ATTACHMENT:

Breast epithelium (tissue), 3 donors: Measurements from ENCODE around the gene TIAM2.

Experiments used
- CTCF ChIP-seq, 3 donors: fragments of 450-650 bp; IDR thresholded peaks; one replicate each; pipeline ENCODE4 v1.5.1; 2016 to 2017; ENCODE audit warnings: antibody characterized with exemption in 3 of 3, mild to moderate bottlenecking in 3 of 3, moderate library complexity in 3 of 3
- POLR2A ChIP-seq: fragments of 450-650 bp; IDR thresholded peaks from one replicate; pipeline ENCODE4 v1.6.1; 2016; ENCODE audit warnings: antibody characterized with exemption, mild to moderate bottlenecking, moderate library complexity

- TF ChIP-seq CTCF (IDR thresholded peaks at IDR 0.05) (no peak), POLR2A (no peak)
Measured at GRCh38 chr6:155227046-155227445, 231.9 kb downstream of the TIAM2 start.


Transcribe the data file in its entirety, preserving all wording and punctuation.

Breast epithelium (tissue), 3 donors: Measurements from ENCODE around the gene TIAM2.

Experiments used
- CTCF ChIP-seq, 3 donors: fragments of 450-650 bp; IDR thresholded peaks; one replicate each; pipeline ENCODE4 v1.5.1; 2016 to 2017; ENCODE audit warnings: antibody characterized with exemption in 3 of 3, mild to moderate bottlenecking in 3 of 3, moderate library complexity in 3 of 3
- POLR2A ChIP-seq: fragments of 450-650 bp; IDR thresholded peaks from one replicate; pipeline ENCODE4 v1.6.1; 2016; ENCODE audit warnings: antibody characterized with exemption, mild to moderate bottlenecking, moderate library complexity

- TF ChIP-seq CTCF (IDR thresholded peaks at IDR 0.05) (no peak), POLR2A (no peak)
Measured at GRCh38 chr6:155227046-155227445, 231.9 kb downstream of the TIAM2 start.